Sudan, the world’s last male northern white rhinoceros, died in Kenya Monday ,19th March2018, leaving his species one step closer to complete extinction, even as a group of scientists undertake an unprecedented effort to try to keep this animal from vanishing entirely. Unable to stand, and suffering from a string of infections in his advanced age, the world’s last male northern white rhino was euthanized Monday by a veterinary team in Kenya that had fought for years to save him and his dwindling species. Only two now remain — his daughter, Najin, and granddaughter, Fatu — leaving in-vitro fertilization from preserved sperm as the last tool against extinction.
Sudan was born in 1972 in what is now South Sudan at a time when there were still around 1,000 northern white rhinos roaming wild. But their habitat was then, as it remains today, one riven by human conflict. He was 45 years old and his health had deteriorated in recent weeks after a severe leg infection. In a statement, the Ol Pejeta Conservancy said his condition worsened and he was no longer able to stand up, so his veterinary team decided to euthanize him.
Sudan was captured in Sudan in 1975, when he was just two years old, and was taken to Dvůr Králové Zoo in the Czech Republic. But as that zoo fell into financial troubles and rhinos failed to breed, Sudan was relocated in 2009 to the Ol Pejeta Conservancy, in Laikipia County, Kenya, along with two northern white rhino females named Najin and Fatu. The thinking was that in a place closely resembling their homeland, they would thrive. Northern white rhinos used to be found in an area spanning Uganda, Chad, southwestern Sudan, the Central African Republic and the Democratic Republic of the Congo. Some 2,000 existed in 1960, according to the World Wildlife Fund, but war and the poaching that funded the fighting drove them to extinction in the wild.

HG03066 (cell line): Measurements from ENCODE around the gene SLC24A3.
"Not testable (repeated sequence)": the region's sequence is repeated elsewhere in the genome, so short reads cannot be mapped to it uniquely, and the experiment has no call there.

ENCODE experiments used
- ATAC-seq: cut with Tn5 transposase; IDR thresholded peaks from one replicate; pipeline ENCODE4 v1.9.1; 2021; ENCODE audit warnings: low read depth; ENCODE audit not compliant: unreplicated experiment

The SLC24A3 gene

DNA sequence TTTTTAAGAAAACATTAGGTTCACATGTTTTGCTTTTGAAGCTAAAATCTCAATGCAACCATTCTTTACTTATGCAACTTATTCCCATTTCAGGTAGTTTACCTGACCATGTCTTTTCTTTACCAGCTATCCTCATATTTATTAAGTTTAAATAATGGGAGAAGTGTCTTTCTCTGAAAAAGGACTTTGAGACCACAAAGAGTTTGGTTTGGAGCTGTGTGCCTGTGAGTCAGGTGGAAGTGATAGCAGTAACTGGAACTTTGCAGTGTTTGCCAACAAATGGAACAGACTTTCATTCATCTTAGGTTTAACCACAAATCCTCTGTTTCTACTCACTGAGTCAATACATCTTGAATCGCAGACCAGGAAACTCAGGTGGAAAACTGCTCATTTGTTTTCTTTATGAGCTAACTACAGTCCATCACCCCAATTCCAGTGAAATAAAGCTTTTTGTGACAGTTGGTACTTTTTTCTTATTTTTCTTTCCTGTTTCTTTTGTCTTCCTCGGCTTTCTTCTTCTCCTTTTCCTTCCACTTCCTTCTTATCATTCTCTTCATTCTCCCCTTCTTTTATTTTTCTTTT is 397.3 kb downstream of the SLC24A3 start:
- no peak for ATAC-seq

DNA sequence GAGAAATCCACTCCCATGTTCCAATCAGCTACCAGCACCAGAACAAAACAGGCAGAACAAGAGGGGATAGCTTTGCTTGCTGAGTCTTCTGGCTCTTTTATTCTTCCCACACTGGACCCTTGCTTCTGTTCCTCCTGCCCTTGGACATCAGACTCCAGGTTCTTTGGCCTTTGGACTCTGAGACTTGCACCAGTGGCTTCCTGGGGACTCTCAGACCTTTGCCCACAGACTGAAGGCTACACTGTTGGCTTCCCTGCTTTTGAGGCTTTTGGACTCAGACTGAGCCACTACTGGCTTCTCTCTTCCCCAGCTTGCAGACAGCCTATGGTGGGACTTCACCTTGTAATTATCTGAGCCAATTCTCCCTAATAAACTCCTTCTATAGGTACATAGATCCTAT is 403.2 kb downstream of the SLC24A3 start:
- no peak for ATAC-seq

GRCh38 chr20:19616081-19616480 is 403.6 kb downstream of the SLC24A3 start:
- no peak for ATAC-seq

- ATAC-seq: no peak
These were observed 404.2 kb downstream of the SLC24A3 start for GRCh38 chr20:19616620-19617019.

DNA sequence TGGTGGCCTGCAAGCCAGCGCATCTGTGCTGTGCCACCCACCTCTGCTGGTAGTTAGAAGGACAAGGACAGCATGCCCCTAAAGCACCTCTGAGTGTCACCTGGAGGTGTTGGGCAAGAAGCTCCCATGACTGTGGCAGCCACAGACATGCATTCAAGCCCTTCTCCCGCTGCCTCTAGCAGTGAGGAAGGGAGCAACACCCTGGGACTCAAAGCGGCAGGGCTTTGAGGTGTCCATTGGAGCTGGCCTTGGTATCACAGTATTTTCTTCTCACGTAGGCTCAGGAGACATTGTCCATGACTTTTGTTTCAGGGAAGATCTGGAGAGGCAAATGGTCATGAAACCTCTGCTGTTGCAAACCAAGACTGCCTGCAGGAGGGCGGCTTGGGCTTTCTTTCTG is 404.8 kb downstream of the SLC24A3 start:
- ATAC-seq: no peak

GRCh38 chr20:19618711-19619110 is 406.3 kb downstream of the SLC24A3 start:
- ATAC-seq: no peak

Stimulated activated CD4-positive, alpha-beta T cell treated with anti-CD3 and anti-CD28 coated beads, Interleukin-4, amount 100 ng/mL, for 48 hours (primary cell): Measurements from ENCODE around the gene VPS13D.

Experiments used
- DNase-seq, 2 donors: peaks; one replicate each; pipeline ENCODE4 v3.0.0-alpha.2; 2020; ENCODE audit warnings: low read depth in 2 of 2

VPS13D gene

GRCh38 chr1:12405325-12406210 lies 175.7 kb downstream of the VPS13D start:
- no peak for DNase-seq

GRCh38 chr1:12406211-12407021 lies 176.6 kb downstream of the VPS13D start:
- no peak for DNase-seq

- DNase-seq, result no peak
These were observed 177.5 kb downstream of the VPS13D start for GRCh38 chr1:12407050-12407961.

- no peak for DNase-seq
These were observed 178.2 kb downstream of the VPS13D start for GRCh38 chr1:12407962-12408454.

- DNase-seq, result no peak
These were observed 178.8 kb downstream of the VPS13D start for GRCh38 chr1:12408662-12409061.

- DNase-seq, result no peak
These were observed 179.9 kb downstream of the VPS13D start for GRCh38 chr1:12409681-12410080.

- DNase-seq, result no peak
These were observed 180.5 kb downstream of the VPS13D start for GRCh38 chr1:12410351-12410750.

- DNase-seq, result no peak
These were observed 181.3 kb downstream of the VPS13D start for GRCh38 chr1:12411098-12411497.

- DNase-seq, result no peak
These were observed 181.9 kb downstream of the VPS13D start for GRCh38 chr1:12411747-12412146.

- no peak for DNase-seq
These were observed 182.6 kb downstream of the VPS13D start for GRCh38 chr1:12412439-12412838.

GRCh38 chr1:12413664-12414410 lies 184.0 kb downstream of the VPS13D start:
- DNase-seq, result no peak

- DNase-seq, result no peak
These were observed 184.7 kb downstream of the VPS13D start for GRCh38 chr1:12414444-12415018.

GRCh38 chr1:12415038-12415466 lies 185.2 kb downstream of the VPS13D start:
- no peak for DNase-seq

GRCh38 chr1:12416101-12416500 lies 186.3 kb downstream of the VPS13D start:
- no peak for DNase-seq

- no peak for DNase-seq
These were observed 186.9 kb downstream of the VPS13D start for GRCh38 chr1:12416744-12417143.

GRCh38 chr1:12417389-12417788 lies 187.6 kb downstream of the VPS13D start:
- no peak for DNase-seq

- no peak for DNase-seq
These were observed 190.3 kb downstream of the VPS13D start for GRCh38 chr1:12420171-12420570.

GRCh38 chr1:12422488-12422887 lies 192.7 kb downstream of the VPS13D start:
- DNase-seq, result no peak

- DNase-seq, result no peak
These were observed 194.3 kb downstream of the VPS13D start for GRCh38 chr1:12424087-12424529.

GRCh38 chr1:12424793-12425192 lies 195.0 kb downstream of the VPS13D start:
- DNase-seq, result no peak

Joseph Thaida, who took care of Sudan at the conservancy since 2012, remembers him as an affectionate and gentle rhino who had his picture taken with tourists and served as the centerpiece of publicity stunts.
“Whenever he hears people talking, he loves to come close, because he knows he’s gonna be scratched,” Thaida told NPR last year.
Thaida remembered when Sudan arrived at the conservancy, watching him as he studied the southern white rhinos already there. Sudan learned how to sharpen his horn using a tree. He began to graze and wallow in mud like his genetic cousins.
“We at Ol Pejeta are all saddened by Sudan’s death. He was an amazing rhino, a great ambassador for his species, and will be remembered for the work he did to raise awareness globally of the plight facing not only rhinos, but also the many thousands of other species facing extinction as a result of unsustainable human activity,” Ol Pejeta Conservancy CEO Richard Vigne said in a statement. “One day, his demise will hopefully be seen as a seminal moment for conservationists worldwide.” Sudan spent the last years of his life under 24-hour protection from armed guards.
“Sudan was the last northern white rhino that was born in the wild. His death is a cruel symbol of human disregard for nature and it saddened everyone who knew him,” On behalf of the Kampozone family, we send our condolences to the entire northern white rhinoceros family and Ol Pateja Heritage home.